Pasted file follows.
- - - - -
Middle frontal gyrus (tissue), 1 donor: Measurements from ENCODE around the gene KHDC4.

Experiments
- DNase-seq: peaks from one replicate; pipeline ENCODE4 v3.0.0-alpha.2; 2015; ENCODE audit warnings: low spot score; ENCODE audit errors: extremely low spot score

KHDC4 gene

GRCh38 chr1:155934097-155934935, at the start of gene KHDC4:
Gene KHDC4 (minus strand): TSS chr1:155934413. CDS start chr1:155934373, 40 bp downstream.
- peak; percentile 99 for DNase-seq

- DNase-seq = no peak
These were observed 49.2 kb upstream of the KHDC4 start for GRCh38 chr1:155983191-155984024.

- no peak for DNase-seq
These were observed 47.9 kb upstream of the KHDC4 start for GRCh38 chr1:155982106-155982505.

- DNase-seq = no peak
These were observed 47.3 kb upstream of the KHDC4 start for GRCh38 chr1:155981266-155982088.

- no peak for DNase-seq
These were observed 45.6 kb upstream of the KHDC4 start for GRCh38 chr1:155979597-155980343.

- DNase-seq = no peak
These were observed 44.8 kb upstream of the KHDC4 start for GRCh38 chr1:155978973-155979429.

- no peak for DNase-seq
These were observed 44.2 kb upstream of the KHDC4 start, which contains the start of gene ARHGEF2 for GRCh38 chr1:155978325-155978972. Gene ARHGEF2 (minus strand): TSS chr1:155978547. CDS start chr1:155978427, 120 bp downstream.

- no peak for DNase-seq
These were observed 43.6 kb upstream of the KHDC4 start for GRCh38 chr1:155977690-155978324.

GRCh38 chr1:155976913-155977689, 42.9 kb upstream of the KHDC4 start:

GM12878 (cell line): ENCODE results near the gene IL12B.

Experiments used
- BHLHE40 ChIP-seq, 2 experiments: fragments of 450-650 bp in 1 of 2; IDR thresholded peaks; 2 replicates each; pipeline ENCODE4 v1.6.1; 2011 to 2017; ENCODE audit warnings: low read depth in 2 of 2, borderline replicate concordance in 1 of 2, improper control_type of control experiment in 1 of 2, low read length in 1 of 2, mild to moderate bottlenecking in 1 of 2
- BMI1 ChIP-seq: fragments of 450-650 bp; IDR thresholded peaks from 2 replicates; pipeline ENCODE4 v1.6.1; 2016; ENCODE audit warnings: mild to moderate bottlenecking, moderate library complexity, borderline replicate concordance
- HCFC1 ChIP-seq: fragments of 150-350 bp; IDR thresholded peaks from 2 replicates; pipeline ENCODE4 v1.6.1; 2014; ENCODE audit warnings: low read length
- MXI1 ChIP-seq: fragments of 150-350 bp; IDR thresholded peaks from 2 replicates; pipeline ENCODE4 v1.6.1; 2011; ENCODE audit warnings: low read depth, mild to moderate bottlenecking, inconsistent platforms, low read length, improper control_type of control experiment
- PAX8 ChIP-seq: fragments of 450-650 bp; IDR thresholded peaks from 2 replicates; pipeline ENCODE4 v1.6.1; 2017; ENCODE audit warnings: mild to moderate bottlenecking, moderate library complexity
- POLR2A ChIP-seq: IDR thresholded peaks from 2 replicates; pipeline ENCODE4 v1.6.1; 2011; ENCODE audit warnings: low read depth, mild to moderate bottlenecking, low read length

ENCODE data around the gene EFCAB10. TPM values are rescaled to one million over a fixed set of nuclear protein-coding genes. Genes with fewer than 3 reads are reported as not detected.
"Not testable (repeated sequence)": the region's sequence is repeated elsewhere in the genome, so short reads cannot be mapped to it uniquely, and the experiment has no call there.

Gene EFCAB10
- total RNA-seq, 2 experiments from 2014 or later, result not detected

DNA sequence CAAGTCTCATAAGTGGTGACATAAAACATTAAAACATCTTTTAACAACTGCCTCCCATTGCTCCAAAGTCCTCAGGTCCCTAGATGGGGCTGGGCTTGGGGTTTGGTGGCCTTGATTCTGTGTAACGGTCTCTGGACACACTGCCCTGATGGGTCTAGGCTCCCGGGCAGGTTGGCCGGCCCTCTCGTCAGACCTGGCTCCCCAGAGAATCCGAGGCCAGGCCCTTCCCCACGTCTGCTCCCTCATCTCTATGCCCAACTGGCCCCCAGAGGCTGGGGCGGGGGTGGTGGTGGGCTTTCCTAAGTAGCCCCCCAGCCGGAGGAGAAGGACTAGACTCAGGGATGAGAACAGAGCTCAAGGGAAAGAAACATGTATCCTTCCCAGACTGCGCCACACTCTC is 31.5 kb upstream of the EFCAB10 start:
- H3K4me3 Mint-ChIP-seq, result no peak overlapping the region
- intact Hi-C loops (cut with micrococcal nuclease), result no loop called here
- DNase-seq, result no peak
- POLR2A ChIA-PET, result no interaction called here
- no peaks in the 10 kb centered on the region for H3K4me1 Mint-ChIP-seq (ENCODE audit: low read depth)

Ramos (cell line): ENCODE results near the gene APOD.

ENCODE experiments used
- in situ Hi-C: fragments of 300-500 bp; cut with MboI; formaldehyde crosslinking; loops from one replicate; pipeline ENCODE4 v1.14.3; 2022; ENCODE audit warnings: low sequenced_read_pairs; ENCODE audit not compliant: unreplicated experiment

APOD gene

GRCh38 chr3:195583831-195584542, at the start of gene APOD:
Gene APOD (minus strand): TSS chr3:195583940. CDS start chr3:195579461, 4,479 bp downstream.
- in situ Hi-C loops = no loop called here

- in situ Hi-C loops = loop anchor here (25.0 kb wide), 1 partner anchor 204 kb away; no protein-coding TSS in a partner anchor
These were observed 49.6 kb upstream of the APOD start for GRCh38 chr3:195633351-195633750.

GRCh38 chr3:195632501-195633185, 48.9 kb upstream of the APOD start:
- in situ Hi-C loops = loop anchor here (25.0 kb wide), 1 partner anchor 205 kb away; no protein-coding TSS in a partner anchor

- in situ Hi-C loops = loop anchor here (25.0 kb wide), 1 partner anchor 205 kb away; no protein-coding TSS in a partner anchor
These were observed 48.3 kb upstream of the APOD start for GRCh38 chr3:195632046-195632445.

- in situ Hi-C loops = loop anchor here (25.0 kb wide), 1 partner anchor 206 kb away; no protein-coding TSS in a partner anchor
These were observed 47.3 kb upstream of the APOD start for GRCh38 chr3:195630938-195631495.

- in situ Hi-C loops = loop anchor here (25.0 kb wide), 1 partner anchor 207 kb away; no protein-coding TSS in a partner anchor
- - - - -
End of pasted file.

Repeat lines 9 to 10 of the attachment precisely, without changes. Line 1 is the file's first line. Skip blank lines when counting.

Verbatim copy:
These were observed 49.2 kb upstream of the KHDC4 start for GRCh38 chr1:155983191-155984024.

- no peak for DNase-seq